AMD was able to decome from a financially struggling company to an investor’s dream in just three years, as a result of a decision to help Chinese partners develop advanced computer-chips mainly for supercomputers.
However, AMD's deals have alarmed U.S. national-security officials, who saw it as a threat to their goal to rein in China’s supercomputing industry. Last week, the Commerce Department issued an order that effectively bars several Chinese entities—including AMD’s partners—from obtaining American technology.
In any case, Chinese versions of AMD chips already have been rolling off production lines. That technology is helping China in its race with the U.S. to build the first next-generation supercomputer—an essential tool for advanced civilian and military applications.
The AMD deal gave China access to advanced x86chips, which are made by only AMD and Intel.
AMD said in a written statement that it “has and will continue to comply with all U.S. laws,” and that the technology transferred to China in the deal wasn’t as high-performing as other U.S. products commercially available there at the time.
Commerce Department officials said last week’s action was made in consultation with other agencies. It followed weeks of inquiries by The Wall Street Journal about AMD’s Chinese partnership and the belief of some government officials that AMD had plotted a sophisticated end-run around regulators.
This account of the protracted battle over the deal between AMD and the government is based on interviews with more than a dozen current and former government officials familiar with AMD’s China deal, senior chip-industry executives, lawyers and company and government filings in the U.S. and China.
When Lisa Su was named AMD’s chief executive in October 2014, the company was desperate for cash, its debts were mounting and its revenue was declining. Its stock had dipped to around $3 a share. Some analysts predicted it would seek bankruptcy protection.
Three weeks after getting the top job, Ms. Su, a Taiwan-born New Yorker, jetted to Beijing to meet officials at China’s Ministry of Industry and Information Technology. A Chinese vice minister urged her to partner with China “to achieve mutual benefits based on AMD’s technological strength,” according to a ministry press release at the time.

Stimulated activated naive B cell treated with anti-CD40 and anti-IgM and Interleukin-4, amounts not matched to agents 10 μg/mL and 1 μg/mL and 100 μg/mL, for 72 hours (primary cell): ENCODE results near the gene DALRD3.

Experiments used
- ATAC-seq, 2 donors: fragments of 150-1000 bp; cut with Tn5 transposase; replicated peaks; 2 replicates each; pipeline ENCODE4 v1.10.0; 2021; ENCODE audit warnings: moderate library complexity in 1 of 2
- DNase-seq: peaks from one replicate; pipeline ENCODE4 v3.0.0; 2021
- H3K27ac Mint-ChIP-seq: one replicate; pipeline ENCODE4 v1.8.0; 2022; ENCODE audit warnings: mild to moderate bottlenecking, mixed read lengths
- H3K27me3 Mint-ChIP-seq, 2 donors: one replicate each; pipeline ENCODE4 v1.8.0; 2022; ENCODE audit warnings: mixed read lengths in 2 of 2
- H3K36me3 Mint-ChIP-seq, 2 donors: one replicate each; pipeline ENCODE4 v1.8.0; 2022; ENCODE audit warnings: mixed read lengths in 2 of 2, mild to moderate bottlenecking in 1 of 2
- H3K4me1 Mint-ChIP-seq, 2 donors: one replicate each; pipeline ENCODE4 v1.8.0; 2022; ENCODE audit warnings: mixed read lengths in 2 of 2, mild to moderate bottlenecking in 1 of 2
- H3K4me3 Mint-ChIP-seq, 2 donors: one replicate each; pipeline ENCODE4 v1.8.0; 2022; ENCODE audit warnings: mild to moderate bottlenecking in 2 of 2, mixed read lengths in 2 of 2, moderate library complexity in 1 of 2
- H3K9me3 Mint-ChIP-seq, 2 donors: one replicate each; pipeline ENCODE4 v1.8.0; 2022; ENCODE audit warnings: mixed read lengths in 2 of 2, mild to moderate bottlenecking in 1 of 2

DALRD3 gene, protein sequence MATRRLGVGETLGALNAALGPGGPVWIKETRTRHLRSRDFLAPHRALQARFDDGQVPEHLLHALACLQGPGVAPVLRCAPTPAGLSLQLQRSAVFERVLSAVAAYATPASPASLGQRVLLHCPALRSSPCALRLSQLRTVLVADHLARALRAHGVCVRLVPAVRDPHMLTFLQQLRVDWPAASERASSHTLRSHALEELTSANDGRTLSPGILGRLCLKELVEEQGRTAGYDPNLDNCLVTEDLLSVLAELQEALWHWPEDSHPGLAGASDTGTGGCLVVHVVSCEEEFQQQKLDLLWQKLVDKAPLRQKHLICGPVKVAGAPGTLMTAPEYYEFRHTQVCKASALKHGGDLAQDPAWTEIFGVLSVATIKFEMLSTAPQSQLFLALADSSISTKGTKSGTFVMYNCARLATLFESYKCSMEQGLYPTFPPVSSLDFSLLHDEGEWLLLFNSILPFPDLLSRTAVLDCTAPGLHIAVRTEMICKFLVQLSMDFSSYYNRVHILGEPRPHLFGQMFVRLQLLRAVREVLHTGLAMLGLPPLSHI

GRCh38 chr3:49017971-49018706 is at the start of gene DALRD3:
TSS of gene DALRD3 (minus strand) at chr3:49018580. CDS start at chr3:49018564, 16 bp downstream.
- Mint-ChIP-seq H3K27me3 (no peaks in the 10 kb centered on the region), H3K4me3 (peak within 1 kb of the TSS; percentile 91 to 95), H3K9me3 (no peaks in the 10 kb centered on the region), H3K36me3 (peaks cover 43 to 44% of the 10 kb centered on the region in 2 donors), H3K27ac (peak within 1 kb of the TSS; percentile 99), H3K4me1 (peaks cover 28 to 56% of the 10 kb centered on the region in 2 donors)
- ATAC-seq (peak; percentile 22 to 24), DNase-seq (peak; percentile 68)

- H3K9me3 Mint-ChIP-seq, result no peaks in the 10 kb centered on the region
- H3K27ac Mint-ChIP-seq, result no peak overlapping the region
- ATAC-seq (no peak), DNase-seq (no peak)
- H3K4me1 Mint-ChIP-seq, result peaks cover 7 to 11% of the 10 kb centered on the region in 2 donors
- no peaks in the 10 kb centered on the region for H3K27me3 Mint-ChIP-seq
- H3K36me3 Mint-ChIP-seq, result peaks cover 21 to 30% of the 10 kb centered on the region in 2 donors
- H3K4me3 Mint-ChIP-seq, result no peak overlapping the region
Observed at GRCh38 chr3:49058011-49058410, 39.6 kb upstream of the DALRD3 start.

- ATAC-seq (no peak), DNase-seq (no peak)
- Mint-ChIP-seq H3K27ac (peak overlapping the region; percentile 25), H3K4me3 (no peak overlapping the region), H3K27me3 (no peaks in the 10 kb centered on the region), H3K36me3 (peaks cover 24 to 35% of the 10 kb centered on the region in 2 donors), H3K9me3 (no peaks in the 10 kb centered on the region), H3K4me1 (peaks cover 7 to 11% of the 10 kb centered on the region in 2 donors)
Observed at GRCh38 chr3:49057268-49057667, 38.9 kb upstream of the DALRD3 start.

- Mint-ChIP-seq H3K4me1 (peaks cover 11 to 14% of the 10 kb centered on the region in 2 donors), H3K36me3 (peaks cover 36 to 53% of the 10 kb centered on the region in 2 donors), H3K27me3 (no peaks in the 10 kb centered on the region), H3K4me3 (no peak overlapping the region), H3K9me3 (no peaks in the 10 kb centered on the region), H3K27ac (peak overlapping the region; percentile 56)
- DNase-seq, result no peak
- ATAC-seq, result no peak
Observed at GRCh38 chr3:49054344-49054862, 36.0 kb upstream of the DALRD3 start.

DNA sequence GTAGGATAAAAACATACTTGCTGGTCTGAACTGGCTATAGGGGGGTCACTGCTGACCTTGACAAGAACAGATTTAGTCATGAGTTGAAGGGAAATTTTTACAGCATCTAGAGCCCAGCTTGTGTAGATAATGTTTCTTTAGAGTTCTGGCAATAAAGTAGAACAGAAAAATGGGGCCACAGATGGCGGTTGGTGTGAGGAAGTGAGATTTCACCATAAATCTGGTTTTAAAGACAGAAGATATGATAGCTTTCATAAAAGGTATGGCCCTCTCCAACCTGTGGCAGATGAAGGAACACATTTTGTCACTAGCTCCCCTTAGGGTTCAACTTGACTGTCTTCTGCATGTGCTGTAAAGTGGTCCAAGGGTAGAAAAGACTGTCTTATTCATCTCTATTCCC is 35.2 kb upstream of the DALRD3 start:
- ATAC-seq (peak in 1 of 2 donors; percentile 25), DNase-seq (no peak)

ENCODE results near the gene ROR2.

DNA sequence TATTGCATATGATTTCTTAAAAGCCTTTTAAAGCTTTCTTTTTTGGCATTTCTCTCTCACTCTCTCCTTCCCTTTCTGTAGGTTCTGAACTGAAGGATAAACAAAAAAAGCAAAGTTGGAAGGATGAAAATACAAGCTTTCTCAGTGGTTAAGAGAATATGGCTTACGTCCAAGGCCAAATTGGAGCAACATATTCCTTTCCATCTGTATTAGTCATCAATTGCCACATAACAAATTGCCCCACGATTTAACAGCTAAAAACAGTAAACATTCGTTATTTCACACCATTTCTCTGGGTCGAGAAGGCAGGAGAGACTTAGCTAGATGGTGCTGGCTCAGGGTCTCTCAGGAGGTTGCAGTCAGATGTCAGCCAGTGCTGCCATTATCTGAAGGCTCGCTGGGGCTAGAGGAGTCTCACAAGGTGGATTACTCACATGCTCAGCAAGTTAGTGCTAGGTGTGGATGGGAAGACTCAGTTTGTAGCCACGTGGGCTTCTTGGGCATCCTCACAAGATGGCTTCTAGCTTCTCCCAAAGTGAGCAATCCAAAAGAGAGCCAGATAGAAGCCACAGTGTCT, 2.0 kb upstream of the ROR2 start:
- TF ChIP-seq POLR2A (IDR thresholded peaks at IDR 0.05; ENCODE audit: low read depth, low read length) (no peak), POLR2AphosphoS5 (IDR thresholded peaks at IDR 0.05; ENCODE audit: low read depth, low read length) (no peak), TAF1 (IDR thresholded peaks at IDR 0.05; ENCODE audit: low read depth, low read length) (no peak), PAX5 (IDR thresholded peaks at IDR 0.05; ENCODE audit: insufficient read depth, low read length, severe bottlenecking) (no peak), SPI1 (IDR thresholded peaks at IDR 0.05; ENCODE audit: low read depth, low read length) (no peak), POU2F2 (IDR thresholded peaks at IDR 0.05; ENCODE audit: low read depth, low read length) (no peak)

AMD reached the first joint-venture deal in 2016. The deal was between AMD and a leading Chinese supercomputer developer, a state-backed military supplier called Sugon Information Industry Co., to make chips licensing AMD’s x86 processor technology. In exchange, the Chinese government gave AMD $293 million in licensing fees plus royalties on the sales of any chips developed by the venture.
Some months later, AMD said it would get a $371 million payout for selling an 85% stake in two of its semiconductor factories in China and Malaysia to an entity controlled by China Integrated Circuit Industry Investment Fund Co., a state-backed financier known as “the Big Fund.” Its mission is to develop China’s indigenous chip industry.
In June 2017, following a series of inquiries, the U.S. Commerce Department sent AMD an “is informed letter” that alerted the company they suspected the China deal violated export controls.
"Starting in 2015, AMD diligently and proactively briefed the Department of Defense, the Department of Commerce and multiple other agencies within the U.S. Government before entering into the joint ventures. AMD received no objections whatsoever from any agency to the formation of the joint ventures or to the transfer of technology – technology which was of lower performance than other commercially available processors. In fact, prior to the formation of the joint ventures and the transfer of technology, the Department of Commerce notified AMD that the technology proposed was not restricted or otherwise prohibited from being transferred. Given this clear feedback, AMD moved ahead with the joint ventures," AMD said.
AMD added that it put significant protections in place to protect its intellectual property (IP) and prevent valuable IP from being misused or reverse engineered to develop future generations of processors.
"AMD’s belief is that it did everything correctly and transparently in interactions with the US Government in advance of and since forming these joint ventures. We recognize that there are increased sensitivities and concerns today around national security and technology," AMD said.
In compliance with the amended U.S “Entities List,” AMD says it has restricted the sale and purchase of products and taken steps to ensure that no technology transfers occur to listed entities.
According to the Wall Street Journal, the x86 chips under development for China, code-named Dhyana, are similar to AMD’s own EPYC chips, minus U.S. encryption technology that AMD omitted.
The joint venture’s U.S. managers stressed to employees that the Dhyana chip was being developed for commercial purposes, such as providing processing technology to Chinese tech giants such as Baidu Inc. or Tencent Holdings Ltd. , according to one of the people familiar with the deal.
Sugon, however, told state-run media that the x86 technology could serve China’s bid to build the world’s first exascale supercomputer. The joint venture’s job postings in Chinese implore candidates to help strengthen China’s domestic chip ambitions.
On June 21, the Commerce Department announced the new export restrictions banning Sugon and its affiliates on the AMD deal from accessing U.S. technology without a license. The move, which followed the imposition of similar export restrictions last month targeting Chinese telecommunications giant Huawei Technologies Co., effectively forces AMD to unwind the deal.